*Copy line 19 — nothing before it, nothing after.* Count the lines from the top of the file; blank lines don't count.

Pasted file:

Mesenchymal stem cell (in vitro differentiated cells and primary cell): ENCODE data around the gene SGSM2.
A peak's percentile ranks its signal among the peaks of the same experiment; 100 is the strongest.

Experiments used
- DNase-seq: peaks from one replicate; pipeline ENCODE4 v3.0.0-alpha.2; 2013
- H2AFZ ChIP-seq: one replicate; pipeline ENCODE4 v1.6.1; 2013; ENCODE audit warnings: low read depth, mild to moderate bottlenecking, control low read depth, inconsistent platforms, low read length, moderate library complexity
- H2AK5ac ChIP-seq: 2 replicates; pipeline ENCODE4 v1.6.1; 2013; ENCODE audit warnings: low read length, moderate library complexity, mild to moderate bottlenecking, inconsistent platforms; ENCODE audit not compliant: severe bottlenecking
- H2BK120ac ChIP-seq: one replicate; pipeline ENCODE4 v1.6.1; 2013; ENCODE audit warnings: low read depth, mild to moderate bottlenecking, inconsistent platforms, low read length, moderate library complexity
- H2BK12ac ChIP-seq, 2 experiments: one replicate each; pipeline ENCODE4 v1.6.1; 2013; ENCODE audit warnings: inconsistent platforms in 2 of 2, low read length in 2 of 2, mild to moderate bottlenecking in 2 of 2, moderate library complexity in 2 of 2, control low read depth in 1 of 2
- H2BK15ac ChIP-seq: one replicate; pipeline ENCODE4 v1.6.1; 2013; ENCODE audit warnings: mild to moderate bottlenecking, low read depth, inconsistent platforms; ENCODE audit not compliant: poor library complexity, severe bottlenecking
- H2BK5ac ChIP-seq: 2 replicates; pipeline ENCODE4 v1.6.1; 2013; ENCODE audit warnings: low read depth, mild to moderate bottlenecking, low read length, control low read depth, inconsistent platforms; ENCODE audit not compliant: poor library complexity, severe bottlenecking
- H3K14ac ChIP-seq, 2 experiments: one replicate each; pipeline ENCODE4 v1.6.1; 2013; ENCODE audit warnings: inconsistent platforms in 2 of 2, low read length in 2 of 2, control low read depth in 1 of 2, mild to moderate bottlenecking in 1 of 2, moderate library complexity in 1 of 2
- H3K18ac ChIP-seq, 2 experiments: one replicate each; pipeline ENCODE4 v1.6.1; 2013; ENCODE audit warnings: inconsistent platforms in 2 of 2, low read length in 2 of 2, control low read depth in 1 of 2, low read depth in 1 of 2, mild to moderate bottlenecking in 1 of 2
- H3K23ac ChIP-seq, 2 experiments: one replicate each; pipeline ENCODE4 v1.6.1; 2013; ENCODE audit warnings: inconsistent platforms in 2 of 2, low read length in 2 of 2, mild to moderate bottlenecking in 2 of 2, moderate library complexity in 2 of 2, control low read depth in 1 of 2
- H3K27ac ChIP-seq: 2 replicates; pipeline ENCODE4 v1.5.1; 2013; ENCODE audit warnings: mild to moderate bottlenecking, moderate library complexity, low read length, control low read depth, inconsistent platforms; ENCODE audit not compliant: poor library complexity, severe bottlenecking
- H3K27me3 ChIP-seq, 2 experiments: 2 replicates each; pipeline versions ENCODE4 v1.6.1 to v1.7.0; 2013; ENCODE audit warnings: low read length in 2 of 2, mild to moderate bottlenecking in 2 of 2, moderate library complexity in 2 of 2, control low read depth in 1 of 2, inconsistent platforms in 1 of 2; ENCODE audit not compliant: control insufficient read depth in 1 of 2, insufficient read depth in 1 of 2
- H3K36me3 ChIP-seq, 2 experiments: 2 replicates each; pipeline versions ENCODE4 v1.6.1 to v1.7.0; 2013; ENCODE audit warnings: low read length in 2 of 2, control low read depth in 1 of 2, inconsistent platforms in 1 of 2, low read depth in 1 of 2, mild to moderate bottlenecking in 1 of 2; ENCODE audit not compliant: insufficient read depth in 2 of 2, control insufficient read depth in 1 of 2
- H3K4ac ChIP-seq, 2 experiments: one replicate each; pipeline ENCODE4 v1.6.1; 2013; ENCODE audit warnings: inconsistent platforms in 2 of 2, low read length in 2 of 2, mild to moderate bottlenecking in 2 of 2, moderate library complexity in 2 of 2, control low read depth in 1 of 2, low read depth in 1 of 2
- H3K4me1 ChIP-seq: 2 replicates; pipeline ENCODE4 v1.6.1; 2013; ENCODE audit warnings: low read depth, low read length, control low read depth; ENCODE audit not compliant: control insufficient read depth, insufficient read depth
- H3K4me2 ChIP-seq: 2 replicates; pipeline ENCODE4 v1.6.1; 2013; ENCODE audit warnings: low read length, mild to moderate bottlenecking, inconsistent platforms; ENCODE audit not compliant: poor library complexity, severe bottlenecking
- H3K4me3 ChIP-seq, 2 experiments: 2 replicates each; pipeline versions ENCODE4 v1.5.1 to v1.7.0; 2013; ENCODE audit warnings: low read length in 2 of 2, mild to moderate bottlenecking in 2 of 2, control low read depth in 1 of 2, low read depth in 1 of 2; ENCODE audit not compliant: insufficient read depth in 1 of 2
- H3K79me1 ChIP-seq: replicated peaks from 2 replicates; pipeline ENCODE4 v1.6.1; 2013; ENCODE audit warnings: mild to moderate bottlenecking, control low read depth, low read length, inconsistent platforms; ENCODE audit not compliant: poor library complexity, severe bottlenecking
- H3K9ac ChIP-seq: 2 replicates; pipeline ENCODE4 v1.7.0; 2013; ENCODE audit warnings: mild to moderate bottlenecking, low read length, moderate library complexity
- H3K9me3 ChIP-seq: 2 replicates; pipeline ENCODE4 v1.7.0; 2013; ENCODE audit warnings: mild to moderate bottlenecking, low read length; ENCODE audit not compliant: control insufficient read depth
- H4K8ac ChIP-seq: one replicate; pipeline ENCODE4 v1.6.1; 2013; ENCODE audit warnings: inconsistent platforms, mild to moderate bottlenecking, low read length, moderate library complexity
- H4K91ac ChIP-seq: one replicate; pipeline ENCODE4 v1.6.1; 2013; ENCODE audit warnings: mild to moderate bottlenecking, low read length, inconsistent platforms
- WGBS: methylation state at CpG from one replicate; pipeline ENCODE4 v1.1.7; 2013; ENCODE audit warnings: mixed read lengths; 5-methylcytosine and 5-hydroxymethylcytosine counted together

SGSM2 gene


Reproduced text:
- H3K4me2 ChIP-seq: 2 replicates; pipeline ENCODE4 v1.6.1; 2013; ENCODE audit warnings: low read length, mild to moderate bottlenecking, inconsistent platforms; ENCODE audit not compliant: poor library complexity, severe bottlenecking